The criterion to be applied in order to determine whether there is any provocation sufficient to reduce murder to manslaughter is a dual test, the classic formulation of which was pronounced in Wright,  3 C.C.C. 258 (S.C.C.).Fauteux J. (as he then was), after quoting s.203(2) [now s.232(2)], said (at 261 and 262):
One must then first consider the effect, on an ordinary person, of the particular wrongful act or insult relied on. In the words of Lord Simonds, L.C., the purpose of this objective test is "...to invite the jury to consider the act of the accused by reference to a certain standard or norm of conduct and with this object the 'reasonable' or the 'average' or the 'normal' man is invoked:" Bedder v. Director of Public Prosecutions,  2 All E.R. 801 at p.804. It is not enough, therefore, that an accused acted in a blind rage, if this first requirement of s.203(2) is not satisfied. If it is satisfied, then the second branch of the enquiry, or the subjective test, is to determine whether the accused acted actually upon the provocation , on the sudden and before there was time for his passion to cool. While the character, background, temperament,idiosyncracies, or the drunkenness of the accused arematters to be considered in the second branch of the enquiry, they are excluded from the consideration in the first branch. A contrary view would denude of any sense the objective test. .... (emphasis added.)
The majority in Wright were of the view that the accused's idiosyncracies, character, background and temperament are to be excluded when considering the objective test ins.215(2). Fauteux J., again speaking for the majority inParnerkar, supra, said that the wrongful act or insult must be "sufficient to deprive an ordinary person, not confronted with all the same circumstances of the accused, of the power of self-control" (at 134, emphasis added).
As Lord Diplock wrote in Camplin at pp.716-17:
...the "reasonable man" has never been confined to the adult male. It means an ordinary person of either sex, not exceptionally excitable or pugnacious, but possessed of such powers of self-control as everyone is entitled to expect that his fellow citizens will exercise in society as it is today.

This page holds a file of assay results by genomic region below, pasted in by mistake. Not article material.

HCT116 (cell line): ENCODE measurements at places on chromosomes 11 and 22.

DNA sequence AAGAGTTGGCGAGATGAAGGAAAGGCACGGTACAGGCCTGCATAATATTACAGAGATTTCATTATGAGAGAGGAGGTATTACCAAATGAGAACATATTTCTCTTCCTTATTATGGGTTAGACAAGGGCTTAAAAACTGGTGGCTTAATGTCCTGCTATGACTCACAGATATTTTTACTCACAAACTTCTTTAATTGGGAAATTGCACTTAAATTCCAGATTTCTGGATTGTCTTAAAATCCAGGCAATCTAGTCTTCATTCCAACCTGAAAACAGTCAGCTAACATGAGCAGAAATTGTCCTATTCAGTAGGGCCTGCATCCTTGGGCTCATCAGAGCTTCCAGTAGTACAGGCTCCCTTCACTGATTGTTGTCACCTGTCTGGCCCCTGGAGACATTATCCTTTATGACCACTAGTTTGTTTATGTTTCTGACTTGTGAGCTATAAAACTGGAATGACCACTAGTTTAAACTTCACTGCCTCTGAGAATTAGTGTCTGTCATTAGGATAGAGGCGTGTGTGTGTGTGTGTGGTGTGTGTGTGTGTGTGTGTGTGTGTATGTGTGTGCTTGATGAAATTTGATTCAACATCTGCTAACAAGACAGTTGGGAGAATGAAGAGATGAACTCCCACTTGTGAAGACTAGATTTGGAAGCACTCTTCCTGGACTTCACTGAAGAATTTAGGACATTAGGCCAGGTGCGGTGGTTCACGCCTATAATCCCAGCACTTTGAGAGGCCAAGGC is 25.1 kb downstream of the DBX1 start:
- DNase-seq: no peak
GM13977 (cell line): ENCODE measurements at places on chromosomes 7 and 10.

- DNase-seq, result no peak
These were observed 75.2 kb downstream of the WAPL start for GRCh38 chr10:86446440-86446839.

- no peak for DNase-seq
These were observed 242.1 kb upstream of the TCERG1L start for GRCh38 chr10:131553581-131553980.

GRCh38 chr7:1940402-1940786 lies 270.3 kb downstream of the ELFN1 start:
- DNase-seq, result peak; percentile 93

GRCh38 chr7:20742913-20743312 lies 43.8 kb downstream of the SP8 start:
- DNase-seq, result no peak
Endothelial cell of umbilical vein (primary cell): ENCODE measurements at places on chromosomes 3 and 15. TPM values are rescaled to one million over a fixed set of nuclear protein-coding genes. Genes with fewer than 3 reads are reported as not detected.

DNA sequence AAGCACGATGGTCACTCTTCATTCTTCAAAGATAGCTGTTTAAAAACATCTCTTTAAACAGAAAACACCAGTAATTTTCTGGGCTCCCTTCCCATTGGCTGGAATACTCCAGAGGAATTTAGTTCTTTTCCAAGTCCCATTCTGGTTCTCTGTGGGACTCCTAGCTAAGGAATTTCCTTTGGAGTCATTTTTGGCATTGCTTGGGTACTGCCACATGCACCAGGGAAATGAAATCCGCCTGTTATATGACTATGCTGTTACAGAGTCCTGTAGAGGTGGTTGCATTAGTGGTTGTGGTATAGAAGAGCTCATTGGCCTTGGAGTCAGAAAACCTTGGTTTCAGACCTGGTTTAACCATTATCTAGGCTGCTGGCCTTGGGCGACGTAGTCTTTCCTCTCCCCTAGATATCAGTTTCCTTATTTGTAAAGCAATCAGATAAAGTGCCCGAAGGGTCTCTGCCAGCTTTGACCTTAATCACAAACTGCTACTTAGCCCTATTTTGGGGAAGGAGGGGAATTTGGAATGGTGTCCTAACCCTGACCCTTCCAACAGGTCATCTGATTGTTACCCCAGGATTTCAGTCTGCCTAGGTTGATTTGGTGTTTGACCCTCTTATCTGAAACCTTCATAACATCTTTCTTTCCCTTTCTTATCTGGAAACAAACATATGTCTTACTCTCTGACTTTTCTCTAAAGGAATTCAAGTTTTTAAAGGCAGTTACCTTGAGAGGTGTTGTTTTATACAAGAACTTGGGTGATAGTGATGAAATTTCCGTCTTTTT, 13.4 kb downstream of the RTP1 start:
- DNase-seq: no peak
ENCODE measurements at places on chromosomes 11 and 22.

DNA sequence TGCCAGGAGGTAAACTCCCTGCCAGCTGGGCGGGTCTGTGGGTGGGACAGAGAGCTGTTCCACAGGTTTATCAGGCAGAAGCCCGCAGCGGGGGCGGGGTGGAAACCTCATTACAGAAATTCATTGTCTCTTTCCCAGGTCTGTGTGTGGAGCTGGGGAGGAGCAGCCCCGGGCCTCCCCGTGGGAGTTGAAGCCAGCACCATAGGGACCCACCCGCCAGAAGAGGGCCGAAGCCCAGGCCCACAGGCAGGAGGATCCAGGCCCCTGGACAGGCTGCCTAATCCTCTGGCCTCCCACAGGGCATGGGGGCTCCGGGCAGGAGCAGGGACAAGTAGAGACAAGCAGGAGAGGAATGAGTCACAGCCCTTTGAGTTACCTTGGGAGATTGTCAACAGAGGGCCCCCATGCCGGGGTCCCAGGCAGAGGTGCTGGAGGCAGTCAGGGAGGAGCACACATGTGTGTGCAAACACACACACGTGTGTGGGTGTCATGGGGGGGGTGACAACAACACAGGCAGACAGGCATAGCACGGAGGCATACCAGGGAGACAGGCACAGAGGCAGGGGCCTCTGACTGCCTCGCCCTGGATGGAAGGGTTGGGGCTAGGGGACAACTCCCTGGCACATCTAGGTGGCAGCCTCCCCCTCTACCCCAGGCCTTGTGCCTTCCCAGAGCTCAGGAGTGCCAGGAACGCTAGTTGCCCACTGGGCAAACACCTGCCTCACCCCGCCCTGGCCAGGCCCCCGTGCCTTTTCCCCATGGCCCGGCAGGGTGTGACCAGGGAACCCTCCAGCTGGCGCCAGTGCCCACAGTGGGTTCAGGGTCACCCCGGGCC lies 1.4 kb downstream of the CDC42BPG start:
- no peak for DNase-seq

The objective element of the defence is two-fold: (1) there must be a wrongful act or insult; and (2) the wrongful act or insult must be sufficient to deprive an ordinary person of the power of self-control. The history and background of the relationship between the victim and the accused is relevant and pertinent to the "ordinary person" test. Indeed, all contextual factors that would give the act or insult special significance to an ordinary person must be taken into account: Cairney, above, at paras. 33, 39.
In the context of the defence of provocation, the allegedly provocative "insult" must be "[a]n act or the action of attacking; (an) attack, (an) assault" that can be said to "[s]how arrogance or scorn; boast, exult, esp. insolently or contemptuously…. [t]reat with scornful abuse; subject to indignity;...[or] offend the modesty or self-respect of":Tran, 2010 SCC 58, at paras. 43-44, adopting the Shorter Oxford English Dictionary on Historical Principles, 6th ed., vol. 1 (Oxford: Oxford University Press, 2007), subverbo "insult."
In the context of provocation, the reasonable person test (or "ordinary person" test) is informed by contemporary norms of behaviour, including fundamental values such as the commitment to equality. It would be appropriate to ascribe to the reasonable person relevant racial characteristics if the accused were the recipient of a racial slur, but not to ascribe to the ordinary person the characteristic of being homophobic if the accused were the recipient of a homosexual advance. The particular circumstances in which the accused finds him- or herself will also be relevant, but this does not shift the objective nature of the test to suit the individual accused: Tran, above, at paras. 34-35.